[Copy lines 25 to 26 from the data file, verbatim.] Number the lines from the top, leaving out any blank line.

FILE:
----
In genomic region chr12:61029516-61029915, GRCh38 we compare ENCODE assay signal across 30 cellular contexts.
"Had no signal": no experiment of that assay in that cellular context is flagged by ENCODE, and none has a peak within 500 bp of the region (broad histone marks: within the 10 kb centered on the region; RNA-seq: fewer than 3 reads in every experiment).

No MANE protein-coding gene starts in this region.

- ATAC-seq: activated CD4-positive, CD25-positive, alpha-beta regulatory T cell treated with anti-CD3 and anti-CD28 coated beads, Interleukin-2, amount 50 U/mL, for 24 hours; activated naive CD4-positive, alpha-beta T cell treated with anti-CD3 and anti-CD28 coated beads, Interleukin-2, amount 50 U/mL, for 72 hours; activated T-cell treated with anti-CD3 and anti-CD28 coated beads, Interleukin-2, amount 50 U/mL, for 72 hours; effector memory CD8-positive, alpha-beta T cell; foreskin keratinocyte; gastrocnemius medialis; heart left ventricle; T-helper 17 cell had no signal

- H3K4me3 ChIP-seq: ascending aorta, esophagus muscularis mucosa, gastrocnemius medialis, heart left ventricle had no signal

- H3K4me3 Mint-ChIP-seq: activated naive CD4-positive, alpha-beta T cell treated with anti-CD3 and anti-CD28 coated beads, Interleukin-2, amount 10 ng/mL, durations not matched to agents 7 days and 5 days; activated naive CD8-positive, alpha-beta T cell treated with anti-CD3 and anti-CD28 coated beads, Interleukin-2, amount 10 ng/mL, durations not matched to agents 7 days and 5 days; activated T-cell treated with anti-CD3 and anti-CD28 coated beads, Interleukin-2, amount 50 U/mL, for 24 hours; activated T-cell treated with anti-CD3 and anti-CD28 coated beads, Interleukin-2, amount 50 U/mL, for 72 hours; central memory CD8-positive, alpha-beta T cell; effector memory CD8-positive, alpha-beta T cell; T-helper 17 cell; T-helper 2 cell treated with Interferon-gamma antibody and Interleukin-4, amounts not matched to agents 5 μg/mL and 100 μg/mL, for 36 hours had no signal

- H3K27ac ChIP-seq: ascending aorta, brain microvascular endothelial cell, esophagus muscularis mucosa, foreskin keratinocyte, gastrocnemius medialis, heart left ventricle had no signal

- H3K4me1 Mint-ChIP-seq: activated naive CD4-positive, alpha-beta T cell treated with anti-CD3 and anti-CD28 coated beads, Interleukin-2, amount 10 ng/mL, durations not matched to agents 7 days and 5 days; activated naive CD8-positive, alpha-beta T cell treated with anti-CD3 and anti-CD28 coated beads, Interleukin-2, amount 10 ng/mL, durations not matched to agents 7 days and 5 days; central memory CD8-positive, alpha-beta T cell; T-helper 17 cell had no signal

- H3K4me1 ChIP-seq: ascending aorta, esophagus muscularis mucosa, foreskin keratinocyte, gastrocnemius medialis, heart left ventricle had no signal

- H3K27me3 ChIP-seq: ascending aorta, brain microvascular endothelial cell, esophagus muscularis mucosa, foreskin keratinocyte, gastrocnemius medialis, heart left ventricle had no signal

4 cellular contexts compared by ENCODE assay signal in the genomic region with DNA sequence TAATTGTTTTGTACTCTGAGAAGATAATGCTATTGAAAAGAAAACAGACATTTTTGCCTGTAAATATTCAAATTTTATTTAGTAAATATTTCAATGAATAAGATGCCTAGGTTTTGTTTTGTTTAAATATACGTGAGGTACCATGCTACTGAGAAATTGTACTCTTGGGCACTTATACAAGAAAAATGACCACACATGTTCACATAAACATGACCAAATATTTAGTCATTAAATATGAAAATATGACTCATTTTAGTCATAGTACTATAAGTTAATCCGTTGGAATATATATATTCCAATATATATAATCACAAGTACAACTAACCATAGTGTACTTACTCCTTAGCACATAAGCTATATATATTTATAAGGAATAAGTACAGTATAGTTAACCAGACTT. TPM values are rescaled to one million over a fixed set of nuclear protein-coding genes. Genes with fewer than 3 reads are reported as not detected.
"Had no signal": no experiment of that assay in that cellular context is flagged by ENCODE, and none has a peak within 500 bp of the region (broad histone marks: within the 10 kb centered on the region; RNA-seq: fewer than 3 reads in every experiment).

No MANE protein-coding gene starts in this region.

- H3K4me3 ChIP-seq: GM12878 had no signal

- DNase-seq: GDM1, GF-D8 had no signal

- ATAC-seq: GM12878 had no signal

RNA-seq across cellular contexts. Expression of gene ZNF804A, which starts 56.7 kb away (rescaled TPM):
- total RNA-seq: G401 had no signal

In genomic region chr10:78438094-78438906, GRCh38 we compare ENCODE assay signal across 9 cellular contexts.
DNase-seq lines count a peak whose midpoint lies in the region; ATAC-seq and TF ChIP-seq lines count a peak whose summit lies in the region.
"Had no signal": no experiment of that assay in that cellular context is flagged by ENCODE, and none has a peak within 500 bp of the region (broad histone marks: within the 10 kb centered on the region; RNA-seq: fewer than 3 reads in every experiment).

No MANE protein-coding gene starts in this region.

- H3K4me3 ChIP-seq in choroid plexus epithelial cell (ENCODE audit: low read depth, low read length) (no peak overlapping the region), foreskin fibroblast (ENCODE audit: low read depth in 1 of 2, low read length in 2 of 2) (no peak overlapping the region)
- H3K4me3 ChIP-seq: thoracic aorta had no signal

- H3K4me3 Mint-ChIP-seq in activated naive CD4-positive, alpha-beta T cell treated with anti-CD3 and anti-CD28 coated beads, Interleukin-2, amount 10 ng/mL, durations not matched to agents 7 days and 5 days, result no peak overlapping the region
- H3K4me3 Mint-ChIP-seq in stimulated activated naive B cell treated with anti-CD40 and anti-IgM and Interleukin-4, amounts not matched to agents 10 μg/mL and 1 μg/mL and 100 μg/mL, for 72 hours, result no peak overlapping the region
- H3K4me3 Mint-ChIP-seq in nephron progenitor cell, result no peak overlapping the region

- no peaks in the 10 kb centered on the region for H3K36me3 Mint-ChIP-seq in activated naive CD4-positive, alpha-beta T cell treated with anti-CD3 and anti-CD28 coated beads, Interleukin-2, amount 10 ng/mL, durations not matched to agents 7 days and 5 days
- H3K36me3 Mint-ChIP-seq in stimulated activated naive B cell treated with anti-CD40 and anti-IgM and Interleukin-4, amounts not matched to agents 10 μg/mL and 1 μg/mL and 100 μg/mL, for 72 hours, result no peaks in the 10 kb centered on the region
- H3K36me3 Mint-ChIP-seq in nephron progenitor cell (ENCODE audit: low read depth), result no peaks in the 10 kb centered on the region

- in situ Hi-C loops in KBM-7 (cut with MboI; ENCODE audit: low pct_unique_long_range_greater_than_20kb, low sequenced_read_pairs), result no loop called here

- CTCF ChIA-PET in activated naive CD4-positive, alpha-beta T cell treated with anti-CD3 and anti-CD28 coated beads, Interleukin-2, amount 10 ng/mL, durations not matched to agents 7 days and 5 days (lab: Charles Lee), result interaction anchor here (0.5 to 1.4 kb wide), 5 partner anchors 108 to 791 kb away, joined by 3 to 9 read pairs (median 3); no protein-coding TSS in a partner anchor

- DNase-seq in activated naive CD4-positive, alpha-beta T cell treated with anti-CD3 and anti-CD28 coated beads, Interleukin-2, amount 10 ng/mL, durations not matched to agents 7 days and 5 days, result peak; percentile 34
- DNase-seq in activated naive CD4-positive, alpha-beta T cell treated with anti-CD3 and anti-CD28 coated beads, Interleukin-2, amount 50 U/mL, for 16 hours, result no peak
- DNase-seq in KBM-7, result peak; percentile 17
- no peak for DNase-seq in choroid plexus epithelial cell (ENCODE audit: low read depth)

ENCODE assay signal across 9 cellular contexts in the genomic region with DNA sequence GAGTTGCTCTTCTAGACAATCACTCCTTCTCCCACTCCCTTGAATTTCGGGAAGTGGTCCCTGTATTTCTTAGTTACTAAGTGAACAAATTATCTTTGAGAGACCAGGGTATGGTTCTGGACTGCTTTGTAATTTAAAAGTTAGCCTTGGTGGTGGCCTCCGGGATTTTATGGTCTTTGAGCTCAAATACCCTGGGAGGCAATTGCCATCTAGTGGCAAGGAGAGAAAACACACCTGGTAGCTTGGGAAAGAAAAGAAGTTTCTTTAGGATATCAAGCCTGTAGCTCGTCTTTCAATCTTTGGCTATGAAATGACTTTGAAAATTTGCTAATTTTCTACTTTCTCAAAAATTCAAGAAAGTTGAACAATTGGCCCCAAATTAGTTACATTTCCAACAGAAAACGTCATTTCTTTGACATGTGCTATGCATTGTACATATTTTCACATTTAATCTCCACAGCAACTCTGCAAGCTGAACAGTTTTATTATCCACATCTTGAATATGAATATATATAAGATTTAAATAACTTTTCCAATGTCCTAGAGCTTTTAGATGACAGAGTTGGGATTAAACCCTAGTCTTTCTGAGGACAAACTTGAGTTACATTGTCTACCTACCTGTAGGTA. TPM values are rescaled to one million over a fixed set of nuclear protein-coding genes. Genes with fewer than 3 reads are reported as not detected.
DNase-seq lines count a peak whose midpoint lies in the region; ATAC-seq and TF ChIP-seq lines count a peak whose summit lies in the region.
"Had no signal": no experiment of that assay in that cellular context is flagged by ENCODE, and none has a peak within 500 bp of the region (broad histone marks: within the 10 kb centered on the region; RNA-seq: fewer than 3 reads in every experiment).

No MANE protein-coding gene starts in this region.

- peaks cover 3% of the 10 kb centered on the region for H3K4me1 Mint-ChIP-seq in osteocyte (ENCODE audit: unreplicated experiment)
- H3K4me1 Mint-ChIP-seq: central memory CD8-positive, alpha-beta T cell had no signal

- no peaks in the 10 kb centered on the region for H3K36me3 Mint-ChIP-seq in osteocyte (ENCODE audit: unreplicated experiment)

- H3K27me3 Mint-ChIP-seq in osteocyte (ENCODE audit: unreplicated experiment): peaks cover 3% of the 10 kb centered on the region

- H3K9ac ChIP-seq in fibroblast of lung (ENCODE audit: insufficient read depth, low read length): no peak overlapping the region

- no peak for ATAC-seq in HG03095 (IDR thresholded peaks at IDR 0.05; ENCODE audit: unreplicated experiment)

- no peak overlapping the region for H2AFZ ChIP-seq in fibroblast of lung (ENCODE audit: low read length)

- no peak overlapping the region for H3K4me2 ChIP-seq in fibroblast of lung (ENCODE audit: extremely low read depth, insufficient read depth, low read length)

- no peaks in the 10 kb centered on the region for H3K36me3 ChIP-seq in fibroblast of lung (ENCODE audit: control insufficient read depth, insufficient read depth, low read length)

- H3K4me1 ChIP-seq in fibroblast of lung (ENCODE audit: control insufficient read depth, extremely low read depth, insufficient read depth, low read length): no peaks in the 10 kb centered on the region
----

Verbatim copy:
- H3K4me3 Mint-ChIP-seq in activated naive CD4-positive, alpha-beta T cell treated with anti-CD3 and anti-CD28 coated beads, Interleukin-2, amount 10 ng/mL, durations not matched to agents 7 days and 5 days, result no peak overlapping the region
- H3K4me3 Mint-ChIP-seq in stimulated activated naive B cell treated with anti-CD40 and anti-IgM and Interleukin-4, amounts not matched to agents 10 μg/mL and 1 μg/mL and 100 μg/mL, for 72 hours, result no peak overlapping the region